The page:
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As a huge reader of Urban Fantasy, I always love it when I get a genre mix such as adding a touch of crime with the supernatural and whilst there’s been quite a few who’ve done it well before, I like it when someone steps away from the norm and to be honest that’s what Ari has done in this outing.

Set in the 30’s its full of action, gangsters and of course action that keeps it moving, however the major problem for me was that I had trouble associating with the principle character and his abilities that felt pretty useless. As a reader I do like the potential for this world and the events that can occur within however for a first outing it felt a little lacking for me.
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on 17 July 2014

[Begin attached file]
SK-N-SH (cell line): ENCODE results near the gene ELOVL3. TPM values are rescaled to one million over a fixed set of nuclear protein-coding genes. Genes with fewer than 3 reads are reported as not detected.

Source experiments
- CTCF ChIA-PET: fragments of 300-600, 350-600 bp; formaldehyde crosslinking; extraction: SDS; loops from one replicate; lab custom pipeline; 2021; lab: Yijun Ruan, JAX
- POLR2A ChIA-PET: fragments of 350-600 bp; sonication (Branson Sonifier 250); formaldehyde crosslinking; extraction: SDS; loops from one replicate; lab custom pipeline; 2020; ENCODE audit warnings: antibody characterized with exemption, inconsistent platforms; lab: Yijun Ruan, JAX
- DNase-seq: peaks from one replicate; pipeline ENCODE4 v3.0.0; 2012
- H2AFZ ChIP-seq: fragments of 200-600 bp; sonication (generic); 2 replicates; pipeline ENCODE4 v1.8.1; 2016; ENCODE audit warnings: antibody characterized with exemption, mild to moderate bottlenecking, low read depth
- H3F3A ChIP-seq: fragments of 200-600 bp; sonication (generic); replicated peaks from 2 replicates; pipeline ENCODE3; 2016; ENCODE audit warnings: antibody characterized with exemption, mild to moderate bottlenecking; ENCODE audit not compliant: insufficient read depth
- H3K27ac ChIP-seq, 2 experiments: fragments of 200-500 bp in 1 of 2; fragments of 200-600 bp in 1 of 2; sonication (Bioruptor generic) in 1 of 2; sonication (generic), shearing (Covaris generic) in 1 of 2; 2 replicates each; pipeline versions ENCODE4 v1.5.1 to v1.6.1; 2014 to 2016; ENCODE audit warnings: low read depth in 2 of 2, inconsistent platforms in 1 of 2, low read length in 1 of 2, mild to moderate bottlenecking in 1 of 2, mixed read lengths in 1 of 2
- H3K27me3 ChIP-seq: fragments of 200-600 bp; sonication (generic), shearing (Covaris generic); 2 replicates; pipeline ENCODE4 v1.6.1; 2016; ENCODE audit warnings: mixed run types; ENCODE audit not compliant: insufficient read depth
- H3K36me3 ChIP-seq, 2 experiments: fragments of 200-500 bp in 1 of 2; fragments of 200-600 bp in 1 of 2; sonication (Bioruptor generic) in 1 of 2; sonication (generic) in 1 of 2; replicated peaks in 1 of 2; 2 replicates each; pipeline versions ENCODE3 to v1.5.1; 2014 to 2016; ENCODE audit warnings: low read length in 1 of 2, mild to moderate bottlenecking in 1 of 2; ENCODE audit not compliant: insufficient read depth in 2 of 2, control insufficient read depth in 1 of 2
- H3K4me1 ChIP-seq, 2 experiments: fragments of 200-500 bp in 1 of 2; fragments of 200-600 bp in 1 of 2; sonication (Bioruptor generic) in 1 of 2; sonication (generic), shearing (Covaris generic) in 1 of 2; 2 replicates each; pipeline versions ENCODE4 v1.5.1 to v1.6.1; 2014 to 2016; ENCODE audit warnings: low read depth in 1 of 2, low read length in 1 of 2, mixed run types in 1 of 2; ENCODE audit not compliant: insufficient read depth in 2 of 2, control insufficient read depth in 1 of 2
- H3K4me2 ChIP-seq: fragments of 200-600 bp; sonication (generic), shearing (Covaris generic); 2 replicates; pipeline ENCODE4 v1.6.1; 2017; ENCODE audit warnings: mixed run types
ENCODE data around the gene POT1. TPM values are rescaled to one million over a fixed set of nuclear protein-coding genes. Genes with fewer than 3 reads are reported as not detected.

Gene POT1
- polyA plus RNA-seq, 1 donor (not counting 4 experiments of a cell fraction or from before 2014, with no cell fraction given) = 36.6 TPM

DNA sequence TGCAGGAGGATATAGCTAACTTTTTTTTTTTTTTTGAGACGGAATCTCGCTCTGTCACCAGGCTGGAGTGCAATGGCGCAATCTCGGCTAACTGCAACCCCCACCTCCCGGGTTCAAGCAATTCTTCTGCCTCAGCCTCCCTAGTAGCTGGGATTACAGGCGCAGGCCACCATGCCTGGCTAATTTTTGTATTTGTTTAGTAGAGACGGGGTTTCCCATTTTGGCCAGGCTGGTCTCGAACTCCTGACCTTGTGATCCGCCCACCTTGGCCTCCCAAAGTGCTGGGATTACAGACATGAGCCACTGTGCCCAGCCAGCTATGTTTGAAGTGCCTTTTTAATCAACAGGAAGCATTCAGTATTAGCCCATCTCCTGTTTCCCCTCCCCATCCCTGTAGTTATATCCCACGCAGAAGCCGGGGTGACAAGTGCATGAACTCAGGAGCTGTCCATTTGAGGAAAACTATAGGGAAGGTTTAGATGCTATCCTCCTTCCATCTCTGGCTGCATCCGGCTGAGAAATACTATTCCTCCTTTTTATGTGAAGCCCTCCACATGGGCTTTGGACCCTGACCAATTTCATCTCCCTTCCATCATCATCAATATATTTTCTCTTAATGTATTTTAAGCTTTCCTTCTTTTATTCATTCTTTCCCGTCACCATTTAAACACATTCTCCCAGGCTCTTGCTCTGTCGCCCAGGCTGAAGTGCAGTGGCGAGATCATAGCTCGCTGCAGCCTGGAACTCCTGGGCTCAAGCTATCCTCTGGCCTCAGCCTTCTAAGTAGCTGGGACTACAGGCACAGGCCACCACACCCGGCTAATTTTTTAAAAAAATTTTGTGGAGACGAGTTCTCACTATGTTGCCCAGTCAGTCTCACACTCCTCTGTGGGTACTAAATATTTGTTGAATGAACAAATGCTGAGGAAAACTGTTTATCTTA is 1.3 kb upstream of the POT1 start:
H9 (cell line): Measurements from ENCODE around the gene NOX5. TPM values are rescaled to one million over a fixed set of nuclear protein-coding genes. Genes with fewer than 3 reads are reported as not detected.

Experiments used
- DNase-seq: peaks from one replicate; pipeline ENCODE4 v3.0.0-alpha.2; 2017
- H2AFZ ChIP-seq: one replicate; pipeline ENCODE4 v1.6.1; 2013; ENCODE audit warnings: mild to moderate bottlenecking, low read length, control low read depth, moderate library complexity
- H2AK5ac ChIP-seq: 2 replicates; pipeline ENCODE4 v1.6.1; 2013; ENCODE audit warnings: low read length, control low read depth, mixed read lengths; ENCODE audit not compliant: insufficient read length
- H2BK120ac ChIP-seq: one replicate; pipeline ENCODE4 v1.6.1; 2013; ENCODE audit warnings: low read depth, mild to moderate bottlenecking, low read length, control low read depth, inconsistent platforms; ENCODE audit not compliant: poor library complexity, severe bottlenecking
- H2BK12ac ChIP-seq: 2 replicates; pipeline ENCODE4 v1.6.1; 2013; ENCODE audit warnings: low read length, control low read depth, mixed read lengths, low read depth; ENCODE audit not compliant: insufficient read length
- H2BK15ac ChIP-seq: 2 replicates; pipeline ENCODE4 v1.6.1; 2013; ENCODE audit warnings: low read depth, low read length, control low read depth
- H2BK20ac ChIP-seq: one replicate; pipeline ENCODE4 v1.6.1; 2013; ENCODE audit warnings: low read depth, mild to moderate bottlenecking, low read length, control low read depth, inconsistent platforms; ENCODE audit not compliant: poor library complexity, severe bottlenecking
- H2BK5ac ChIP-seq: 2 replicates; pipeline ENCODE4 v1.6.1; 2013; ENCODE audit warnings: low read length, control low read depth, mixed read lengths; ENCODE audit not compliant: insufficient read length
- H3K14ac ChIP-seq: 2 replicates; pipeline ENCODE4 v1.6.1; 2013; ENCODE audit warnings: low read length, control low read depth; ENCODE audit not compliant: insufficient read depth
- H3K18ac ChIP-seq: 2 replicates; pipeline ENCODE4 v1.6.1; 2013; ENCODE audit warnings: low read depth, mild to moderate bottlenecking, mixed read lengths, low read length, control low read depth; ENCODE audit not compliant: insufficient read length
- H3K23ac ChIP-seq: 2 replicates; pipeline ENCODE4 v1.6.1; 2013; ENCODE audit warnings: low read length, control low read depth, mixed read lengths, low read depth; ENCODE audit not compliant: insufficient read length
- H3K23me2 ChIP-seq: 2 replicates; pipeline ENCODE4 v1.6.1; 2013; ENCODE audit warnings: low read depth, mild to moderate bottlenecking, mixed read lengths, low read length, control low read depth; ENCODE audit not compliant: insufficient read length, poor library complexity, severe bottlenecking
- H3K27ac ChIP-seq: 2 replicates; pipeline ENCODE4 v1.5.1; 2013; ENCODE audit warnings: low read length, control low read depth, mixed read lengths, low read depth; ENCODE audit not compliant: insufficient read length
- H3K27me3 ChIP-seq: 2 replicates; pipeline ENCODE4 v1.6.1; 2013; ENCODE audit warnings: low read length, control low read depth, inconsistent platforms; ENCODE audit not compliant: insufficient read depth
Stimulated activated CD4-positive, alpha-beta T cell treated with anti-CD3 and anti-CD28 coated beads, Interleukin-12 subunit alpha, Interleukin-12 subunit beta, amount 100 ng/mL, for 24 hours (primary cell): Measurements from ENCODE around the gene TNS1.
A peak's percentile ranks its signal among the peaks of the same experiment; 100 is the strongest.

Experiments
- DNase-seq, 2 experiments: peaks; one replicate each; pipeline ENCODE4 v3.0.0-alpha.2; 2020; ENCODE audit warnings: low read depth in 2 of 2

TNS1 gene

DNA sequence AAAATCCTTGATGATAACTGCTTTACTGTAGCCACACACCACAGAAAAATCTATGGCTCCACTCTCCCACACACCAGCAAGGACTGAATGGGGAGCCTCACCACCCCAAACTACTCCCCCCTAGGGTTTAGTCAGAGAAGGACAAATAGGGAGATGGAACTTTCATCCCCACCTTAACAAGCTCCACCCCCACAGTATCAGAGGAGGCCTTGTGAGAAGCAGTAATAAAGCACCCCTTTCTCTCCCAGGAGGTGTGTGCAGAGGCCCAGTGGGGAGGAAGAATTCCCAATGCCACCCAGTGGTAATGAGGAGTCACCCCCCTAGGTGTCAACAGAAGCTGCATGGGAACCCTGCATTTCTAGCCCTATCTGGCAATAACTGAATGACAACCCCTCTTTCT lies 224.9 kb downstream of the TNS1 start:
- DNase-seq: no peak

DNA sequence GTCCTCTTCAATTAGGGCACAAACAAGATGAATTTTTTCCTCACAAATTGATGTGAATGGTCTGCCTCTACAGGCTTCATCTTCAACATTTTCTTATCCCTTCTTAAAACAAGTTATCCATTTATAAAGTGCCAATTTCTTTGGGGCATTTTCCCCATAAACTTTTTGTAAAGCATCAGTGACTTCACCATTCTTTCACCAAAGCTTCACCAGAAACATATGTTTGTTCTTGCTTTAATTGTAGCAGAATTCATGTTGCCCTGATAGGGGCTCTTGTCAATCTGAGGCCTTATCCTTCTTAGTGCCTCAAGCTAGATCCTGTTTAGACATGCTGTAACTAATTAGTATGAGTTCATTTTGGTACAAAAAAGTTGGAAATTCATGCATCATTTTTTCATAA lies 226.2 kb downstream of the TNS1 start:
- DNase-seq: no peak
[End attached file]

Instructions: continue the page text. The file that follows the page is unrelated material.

Mick Oberon is a hard-boiled gumshoe working in Chicago, in the later days of Prohibition. Oh and he's also that guy from "ill-met by moonlight fair Titania".

Yes, that's right, he's the former king of faerie, and now by choice working as a Chicago PI. The concept grabbed me just because I like this sort of mash-up, and Ari Marmell does it well. All the characters are well-drawn. Oberon himself gets disadvantages (how about feeling physically ill if you travel by car?) to offset his magic. The plot actually makes sense, even the twist (and you won't see that coming).

I could write more, but that would risk spoilers.
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on 23 July 2016
Interesting and Grown-Up Urban Fantasy
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on 10 October 2014
whens the next one?